July 2, 2007
The Flow of history
Back from Trento, tired and busy. Until I get back to blogging... I will leave you with a short piece I wrote last year, yet another cross-cultural vignette.
"My son’s will was stronger than ours and that week we brought home a baby dwarf rabbit. Along with a cage and a water bottle, I bought a book called, Il Manuale del Coniglio Nano (or The Dwarf Rabbit Manual) and ordered another manual from the US. While both books introduce rabbit care and feeding to new owners, they each do so from a different cultural perspective.
The Italian manual begins with a chapter entitled “A Brief History of the Rabbit” which introduces my rabbit’s ancestors and his cultural heritage. I learned that rabbits first appeared in Northern Europe a million years ago during the Pleistocene era, migrating south during the ice age to what is today Italy and Spain. During the 12th century, Portuguese and Norman navigators then carried rabbits to various Mediterranean islands and England, giving rabbits access – with just a quick hop -- to the rest of Europe.
I also learned that the first pet rabbits appear in accounts by the Greek poet and philosopher Senofonte between 430-455 B.C. and that their Greek name (Oryctolagus dasypus) is attributed to Aristotle and their Latin one (Oryctolagus cuniculus) to Plinio (23-79 A.C.). These are relatively recent accounts -- the oldest record of a pet rabbit is a drawing on papyrus of a man with a long-eared animal. It seems that in 1100 B.C. the Phoenicians found and tamed wild rabbits in the Pyrenees.
The ancient Romans also bred rabbits in captivity (not for pets but for banquets) and up to the medieval period, newborn rabbits on the grill were a delicacy. Later they became the prize catch of hunters and in 1309 Canterbury a rabbit was even sold for the price of a pig!
All I wanted was some practical advice on the feeding and general care my new pet. Instead I received a lesson in Rabbits Across the Centuries. Around page 35, following another chapter on scientific classification, the “manual” part begins.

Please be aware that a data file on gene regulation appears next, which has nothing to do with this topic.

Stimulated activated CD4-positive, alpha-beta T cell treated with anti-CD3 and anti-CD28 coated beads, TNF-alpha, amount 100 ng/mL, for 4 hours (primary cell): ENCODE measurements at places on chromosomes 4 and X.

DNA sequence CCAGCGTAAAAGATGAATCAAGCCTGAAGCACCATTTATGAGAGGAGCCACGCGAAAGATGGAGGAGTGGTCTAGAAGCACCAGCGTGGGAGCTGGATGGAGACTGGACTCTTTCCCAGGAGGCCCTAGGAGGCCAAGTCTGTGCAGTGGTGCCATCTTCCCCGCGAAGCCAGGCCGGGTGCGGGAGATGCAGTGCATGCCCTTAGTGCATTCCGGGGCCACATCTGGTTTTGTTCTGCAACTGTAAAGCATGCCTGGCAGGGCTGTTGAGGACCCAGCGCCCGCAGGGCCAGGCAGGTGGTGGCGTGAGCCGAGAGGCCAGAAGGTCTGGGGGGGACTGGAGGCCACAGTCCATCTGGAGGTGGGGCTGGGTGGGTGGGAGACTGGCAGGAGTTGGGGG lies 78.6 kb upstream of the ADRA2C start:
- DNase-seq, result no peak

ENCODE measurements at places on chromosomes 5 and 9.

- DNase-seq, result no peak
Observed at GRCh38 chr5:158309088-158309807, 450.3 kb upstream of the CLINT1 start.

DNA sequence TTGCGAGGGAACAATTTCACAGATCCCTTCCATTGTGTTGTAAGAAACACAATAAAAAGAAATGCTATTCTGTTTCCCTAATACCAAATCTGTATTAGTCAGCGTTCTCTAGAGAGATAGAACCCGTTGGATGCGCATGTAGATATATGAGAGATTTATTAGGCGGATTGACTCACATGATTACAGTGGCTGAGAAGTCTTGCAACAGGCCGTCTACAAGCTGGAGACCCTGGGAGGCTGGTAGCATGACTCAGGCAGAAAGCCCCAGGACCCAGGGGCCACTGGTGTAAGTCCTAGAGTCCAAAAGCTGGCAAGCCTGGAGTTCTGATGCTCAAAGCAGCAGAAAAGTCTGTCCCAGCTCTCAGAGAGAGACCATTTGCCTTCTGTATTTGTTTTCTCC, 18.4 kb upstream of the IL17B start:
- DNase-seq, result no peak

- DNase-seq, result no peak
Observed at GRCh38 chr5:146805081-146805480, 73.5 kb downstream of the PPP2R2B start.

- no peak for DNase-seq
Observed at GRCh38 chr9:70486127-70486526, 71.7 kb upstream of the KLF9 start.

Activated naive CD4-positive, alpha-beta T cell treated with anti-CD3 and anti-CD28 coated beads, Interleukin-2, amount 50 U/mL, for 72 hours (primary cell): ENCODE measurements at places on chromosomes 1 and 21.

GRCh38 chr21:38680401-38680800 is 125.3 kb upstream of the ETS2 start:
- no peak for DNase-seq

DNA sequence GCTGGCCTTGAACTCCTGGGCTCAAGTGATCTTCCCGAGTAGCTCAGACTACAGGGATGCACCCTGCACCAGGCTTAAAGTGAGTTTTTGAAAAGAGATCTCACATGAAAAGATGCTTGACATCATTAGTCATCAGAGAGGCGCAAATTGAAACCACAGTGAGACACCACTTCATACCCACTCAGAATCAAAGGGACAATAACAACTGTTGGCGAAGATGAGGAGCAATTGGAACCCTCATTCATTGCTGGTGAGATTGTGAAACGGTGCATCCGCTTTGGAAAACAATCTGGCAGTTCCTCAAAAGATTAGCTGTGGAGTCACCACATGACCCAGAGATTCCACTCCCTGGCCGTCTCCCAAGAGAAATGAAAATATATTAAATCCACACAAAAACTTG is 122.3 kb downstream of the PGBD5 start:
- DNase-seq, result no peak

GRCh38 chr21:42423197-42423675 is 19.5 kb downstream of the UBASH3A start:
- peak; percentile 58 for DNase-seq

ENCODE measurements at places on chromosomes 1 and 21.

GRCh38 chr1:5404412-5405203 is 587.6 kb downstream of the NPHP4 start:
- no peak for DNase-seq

The American book, The Essential Rabbit, begins with a chapter entitled “What about a Rabbit” and the first sentence reads, “A rabbit is a fairly easy pet to own.” Subtitles in the first chapter include “The Right Pet for You”, Rabbit Responsibilities” and “the Joys of Rabbit Ownership”. I have to wait until chapter nine “Rabbit Facts” to learn a bit about the history of the rabbit -- clearly an aside to the task at hand.
In Italy, the past weighs on the present. Everything starts from the beginning and that can go way back.
My son’s high school humanities professor (Italian, Latin, Greek, history and geography) exasperated after an unsuccessful interrogation of a student, exclaimed, “You are just like President Bush -- you and he know nothing about ancient Mesopotamian politics and society!” She clearly sees a direct connection between ancient history and current events.
The undercurrent of the past runs just below the surface and bubbles up into all aspects of society. Americans find constant referencing to the past as quaint yet superfluous, “Yeah, that’s neat; now let’s get down to business”-- that is, the future – for getting things done is always a question of the future. Italians repeatedly tell me that we do not have a history; America is a mere dot on the timeline. Worse, we have no sense of history. We scanter on ahead like newborn pups while Europeans watch with the wisdom of age-old Lassie.
Today, as I watch my playful rabbit scurry about the terrace, I muse on his ancestral roots and I feel a connection with the man on the papyrus and his long-eared friend. I represent the most recent generation of a long line of rabbit owners and I feel connected to that past. Today the future will just have to wait."